Rob: How about oxytocin and endorphins-- are there connections?

flow doesn't happen as the result of any chemical by itself.

Rob: when I think about attention and focus. have you had any thoughts on a tie between Flow and ADD/attention deficit disorder.

In ADD children achieve a state of flow when they do" something that seems to absorb their attention.

Rob: connection between flow and Narcissism/Psychopathy

you could get flow from becoming a boxer and loving to beat people up, or you could be a fisherman who spends all his free time watching the ripples to see his bait. I think there are people can get flow from narcissistic display or trying to impress other people or put people down or outsmart people. if I were to flow is a form of inner energy that is self/intrinsically rewarding. like all energy you can put it to good or bad uses.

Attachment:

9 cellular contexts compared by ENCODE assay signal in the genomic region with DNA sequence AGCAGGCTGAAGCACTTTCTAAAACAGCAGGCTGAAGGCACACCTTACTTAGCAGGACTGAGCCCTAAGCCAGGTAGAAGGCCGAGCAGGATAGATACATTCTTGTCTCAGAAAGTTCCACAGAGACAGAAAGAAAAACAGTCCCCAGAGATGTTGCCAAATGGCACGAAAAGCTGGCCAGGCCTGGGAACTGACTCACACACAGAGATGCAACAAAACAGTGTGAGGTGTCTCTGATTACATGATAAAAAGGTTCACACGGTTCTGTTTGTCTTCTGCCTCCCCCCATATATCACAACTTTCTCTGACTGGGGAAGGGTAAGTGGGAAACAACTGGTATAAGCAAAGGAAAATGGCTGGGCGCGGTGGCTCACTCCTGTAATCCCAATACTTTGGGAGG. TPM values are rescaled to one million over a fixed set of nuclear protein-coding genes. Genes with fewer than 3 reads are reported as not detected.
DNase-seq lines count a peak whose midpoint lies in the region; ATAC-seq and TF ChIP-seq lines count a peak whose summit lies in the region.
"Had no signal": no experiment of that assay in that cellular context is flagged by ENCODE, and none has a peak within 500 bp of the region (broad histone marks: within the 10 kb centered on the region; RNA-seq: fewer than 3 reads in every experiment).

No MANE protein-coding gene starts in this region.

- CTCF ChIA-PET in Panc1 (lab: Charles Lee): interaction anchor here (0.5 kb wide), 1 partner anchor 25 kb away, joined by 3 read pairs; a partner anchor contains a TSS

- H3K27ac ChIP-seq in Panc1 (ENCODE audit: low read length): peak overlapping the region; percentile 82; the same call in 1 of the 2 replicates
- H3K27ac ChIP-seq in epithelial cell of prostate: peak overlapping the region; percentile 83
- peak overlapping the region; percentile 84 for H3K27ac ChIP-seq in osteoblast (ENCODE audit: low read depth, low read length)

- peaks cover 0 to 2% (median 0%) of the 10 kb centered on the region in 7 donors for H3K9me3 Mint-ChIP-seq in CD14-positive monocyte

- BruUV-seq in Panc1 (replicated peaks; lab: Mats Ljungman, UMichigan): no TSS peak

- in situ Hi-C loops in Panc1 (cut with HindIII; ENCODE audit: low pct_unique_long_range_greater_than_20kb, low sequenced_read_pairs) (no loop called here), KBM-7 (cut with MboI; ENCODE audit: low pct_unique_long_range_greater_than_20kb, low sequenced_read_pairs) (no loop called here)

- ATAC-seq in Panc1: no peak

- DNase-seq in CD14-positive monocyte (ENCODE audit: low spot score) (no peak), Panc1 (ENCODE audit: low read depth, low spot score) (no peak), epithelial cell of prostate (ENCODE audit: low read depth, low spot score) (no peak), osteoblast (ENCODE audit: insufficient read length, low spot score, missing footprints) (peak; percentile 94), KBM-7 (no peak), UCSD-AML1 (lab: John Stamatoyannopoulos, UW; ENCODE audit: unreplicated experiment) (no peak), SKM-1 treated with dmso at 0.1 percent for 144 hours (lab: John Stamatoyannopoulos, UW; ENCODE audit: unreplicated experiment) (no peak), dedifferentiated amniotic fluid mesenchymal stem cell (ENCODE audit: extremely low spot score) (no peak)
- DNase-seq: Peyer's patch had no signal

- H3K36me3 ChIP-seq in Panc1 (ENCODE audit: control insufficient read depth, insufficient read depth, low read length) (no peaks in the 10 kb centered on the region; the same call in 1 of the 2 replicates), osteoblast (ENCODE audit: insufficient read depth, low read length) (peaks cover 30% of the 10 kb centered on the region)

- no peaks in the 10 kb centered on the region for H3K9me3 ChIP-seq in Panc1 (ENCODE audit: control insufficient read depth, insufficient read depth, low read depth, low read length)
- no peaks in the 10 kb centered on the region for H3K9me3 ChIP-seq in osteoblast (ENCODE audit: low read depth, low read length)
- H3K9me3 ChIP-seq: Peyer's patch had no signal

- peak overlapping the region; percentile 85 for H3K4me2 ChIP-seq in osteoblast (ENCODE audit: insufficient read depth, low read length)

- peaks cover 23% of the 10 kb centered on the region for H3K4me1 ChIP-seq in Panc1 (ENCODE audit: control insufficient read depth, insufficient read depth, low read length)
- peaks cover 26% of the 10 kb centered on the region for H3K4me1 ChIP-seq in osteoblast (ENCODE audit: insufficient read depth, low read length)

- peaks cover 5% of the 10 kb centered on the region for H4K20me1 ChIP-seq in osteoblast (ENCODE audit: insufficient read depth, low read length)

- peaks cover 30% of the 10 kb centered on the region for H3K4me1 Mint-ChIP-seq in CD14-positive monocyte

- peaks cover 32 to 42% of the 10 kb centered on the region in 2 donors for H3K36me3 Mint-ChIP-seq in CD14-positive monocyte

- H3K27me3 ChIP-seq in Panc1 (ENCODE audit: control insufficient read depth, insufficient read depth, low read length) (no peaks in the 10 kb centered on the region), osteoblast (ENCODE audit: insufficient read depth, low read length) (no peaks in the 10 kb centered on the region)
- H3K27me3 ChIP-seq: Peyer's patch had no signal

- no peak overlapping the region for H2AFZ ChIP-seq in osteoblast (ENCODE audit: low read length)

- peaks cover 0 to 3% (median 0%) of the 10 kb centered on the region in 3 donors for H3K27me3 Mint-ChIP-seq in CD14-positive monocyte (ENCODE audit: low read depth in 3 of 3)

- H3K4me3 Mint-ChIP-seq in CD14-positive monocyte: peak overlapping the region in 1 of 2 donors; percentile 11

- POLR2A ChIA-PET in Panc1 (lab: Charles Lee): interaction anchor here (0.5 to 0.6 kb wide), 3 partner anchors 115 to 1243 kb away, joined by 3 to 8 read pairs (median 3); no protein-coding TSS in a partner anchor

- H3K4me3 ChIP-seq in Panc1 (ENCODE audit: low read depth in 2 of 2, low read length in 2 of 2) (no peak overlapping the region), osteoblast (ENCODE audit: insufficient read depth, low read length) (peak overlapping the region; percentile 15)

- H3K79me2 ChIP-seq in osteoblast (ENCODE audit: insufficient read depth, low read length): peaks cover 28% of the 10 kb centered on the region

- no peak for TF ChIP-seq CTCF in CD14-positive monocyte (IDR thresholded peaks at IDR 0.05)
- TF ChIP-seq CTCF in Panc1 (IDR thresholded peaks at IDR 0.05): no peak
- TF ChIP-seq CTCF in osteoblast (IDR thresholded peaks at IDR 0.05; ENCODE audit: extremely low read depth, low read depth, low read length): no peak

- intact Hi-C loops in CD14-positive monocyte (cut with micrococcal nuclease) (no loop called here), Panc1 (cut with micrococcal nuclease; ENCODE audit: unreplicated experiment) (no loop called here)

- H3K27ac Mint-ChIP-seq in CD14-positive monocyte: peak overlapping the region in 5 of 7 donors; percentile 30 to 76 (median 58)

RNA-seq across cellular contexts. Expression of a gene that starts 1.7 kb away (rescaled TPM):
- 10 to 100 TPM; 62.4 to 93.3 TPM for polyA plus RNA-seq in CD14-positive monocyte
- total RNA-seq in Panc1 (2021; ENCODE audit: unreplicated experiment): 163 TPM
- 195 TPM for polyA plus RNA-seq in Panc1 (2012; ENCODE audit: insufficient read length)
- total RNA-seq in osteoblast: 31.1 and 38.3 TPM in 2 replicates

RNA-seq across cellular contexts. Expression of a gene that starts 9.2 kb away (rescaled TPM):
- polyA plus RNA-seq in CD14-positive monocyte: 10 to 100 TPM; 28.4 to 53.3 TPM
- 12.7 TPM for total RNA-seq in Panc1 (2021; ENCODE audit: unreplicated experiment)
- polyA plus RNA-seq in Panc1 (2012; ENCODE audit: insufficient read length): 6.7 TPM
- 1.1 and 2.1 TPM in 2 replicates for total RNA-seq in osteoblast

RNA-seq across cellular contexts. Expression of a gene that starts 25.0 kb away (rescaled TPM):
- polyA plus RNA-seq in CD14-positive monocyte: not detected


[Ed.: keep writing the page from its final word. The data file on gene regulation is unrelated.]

Energy can be claimed from different forms and it's true of flow also, I think that the important thing is that kids grow able to find flow in activities that are purposeful and growth producing rather than shoot them video games or listening to music or harassing the neighbor kid.

one problem with our civilized way of life is children are essentially so protected and scheduled that they have less chance of achieving flow than they had 50 or 100 years ago when they played in the streets and they had to amuse themselves. You don't have to amuse yourself. You can get amused by flicking a switch.

Junk flow, as some people call it. Because you are not using skills and there is very little challenge.

Rob: what you spoke about at the 2015 International PP meeting